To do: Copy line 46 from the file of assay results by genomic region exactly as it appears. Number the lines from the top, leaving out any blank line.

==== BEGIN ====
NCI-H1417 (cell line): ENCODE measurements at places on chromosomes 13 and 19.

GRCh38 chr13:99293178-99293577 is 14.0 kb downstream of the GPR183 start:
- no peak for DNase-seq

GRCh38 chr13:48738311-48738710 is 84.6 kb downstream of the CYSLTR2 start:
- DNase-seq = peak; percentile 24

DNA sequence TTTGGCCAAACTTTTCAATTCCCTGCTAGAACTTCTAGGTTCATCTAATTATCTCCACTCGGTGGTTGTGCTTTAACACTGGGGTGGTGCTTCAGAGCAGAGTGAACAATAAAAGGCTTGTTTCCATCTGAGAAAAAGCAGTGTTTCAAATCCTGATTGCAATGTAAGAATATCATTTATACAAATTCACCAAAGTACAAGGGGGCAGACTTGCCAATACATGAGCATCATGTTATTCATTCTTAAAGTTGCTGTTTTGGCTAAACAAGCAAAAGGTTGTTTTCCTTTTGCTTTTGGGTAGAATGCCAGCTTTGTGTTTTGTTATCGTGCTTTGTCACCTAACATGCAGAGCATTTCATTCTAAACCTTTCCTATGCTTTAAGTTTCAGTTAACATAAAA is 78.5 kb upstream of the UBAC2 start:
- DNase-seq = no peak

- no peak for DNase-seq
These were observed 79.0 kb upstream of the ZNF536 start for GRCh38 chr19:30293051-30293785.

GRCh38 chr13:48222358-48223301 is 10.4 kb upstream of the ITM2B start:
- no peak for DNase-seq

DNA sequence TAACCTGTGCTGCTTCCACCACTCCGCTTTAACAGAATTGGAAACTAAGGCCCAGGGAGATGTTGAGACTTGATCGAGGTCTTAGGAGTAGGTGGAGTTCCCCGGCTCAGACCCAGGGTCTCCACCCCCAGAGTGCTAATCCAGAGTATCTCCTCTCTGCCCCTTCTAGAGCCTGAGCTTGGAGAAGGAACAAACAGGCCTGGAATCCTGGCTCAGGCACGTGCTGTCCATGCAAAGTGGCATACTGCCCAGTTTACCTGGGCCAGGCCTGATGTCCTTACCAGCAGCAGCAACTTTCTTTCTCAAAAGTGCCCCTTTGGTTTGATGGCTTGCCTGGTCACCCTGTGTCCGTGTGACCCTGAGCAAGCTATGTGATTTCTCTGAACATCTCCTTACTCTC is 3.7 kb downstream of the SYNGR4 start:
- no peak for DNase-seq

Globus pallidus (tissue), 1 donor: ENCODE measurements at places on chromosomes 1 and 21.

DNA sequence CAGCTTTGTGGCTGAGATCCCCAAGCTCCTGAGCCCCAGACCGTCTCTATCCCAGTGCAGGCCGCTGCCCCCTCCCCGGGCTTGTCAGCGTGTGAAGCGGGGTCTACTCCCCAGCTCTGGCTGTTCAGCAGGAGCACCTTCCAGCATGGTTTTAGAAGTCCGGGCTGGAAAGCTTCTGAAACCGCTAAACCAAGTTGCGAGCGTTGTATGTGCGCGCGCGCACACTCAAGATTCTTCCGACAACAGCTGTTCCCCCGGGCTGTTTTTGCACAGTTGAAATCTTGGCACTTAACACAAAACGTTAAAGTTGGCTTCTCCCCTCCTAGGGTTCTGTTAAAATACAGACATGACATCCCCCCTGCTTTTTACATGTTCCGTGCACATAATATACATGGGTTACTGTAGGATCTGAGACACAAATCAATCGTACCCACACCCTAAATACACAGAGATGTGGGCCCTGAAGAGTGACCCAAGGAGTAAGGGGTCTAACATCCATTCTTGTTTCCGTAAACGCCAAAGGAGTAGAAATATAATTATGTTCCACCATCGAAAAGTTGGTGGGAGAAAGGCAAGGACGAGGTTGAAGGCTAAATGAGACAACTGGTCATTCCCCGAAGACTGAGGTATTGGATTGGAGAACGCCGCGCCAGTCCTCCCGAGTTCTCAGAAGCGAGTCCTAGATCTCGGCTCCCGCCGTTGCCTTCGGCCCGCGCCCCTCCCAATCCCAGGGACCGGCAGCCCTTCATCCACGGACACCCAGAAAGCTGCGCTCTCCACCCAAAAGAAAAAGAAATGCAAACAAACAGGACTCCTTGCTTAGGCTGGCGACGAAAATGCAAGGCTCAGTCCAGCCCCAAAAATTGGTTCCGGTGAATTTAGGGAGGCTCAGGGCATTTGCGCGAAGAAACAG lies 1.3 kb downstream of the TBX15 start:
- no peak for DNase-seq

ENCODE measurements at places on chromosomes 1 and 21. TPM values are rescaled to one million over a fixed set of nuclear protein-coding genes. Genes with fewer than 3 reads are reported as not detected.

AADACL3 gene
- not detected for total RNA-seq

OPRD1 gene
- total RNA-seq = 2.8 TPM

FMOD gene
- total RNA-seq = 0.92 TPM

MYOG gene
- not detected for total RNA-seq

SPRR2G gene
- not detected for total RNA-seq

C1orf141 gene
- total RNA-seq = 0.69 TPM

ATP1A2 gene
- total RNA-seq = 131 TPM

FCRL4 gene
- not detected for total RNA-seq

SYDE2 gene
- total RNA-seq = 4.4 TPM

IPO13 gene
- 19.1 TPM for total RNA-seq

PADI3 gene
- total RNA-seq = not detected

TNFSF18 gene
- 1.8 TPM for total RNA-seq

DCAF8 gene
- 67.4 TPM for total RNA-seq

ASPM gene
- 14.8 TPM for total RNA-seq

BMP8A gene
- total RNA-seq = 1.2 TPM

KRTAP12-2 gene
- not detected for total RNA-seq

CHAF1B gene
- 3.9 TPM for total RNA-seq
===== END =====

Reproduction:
BMP8A gene